Formula E teams can gain competitive advantage with Cruden’s fully functional steering wheel controls 

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New system for driving simulators can alter the electric powertrain’s characteristics while the car is on the move and is already being used by AOTECH’s Formula E customers at its simulator facility, near Paris

 

Cruden has developed a fully functional Season 3 Formula E steering wheel for use on its

driving simulators. Teams in the FIA Formula E Championship for electric-powered racing

cars can accelerate data gathering and improve their race strategies with the steering

wheel, which has switches and buttons capable of altering the electric powertrain’s

characteristics while the car is on the move.

 

The XAP-made Formula E steering wheel has an integrated dashboard display, five rotary

controls, six paddles, and 10 buttons. The driver uses these to monitor and adjust the

car’s energy consumption, energy regeneration, battery temperature and optimum

engine speed for gear shifts.

 

The first customer of the fully functional steering wheel is AOTECH, a technical supplier to Formula E teams. The system has been retrofitted to AOTECH’s simulator, located near Paris, which can be hired by teams for driver training or race car development in any motorsport formula. The new steering wheel technology is available to anyone using Cruden’s Panthera ePhyse open architecture simulator software, which will communicate effortlessly with any vehicle model.  

 

“Attaching a fully functional steering wheel to a simulator can help drivers learn these control processes, but the simulator’s greatest value is in enabling engineers to test various settings and strategies to extract the maximum performance from their car’s limited energy reserves by trying out different race scenarios. These scenarios are made all the more realistic because they are driver-in-the-loop simulations,” says Cruden CEO, Maarten van Donselaar.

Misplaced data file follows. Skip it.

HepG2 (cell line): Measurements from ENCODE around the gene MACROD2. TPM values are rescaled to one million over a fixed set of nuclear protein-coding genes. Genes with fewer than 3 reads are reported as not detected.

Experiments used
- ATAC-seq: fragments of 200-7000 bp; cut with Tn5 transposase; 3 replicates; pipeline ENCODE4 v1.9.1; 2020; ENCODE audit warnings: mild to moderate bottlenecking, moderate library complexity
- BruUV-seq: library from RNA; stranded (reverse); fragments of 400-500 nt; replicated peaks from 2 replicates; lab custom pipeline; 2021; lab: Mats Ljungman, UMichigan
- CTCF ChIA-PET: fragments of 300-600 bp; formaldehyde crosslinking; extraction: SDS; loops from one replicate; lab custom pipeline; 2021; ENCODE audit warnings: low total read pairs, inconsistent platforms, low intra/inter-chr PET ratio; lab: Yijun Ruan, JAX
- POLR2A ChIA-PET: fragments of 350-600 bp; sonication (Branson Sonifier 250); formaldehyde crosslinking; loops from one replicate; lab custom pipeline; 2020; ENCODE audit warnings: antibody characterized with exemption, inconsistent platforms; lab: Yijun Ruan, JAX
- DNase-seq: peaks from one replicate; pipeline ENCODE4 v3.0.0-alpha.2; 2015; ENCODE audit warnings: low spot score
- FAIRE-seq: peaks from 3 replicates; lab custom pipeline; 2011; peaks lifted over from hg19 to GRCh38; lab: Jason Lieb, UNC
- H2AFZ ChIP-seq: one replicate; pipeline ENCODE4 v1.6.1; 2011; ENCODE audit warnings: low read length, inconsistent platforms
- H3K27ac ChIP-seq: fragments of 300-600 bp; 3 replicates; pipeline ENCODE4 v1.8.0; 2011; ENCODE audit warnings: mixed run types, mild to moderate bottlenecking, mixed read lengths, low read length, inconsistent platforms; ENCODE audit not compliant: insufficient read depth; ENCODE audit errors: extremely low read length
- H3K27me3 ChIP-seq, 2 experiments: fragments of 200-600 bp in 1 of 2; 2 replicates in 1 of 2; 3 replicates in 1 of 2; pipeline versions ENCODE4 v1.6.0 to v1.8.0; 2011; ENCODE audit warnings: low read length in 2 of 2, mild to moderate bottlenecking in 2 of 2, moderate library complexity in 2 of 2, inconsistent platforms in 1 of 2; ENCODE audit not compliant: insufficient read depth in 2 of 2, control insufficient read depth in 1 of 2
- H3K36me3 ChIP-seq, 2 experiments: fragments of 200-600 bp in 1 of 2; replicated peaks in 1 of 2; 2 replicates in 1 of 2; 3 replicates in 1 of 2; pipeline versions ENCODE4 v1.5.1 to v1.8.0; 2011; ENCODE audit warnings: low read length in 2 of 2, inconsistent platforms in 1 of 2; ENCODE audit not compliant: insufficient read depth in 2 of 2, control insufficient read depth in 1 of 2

In keeping with Formula E’s experimental spirit, teams and drivers are encouraged to develop individual ways of managing energy consumption by having the freedom to develop the vehicle’s powertrain, including the possibility to customise the CAN communications protocol between the powertrain’s electronic control unit (ECU) and the steering wheel. This means each team can determine what information is sent to the dashboard display and what functions are assigned to the steering wheel’s rotary controls, paddles and buttons. Although drivers are permitted to talk with their teams by radio during a race, team-to-car telemetry is banned, meaning that all on-the-go changes to car set-up must be made via the steering wheel.

 

“The way that dashboard information is interpreted and reacted to can make a small but critical difference during a Formula E race. Now that Cruden offers a fully functional steering wheel display and controls, teams can use their simulators with a driver as part of the tool chain to experiment with differing energy management strategies. Far more than just driver training, this is giving teams the kind of information that can give their car a genuinely competitive edge,” concludes van Donselaar.   

 

Teams interested in purchasing a Cruden Formula E simulator with the new steering wheel, or the standalone Cruden Panthera software, should contact Dennis Marcus via d.marcus@cruden.com.

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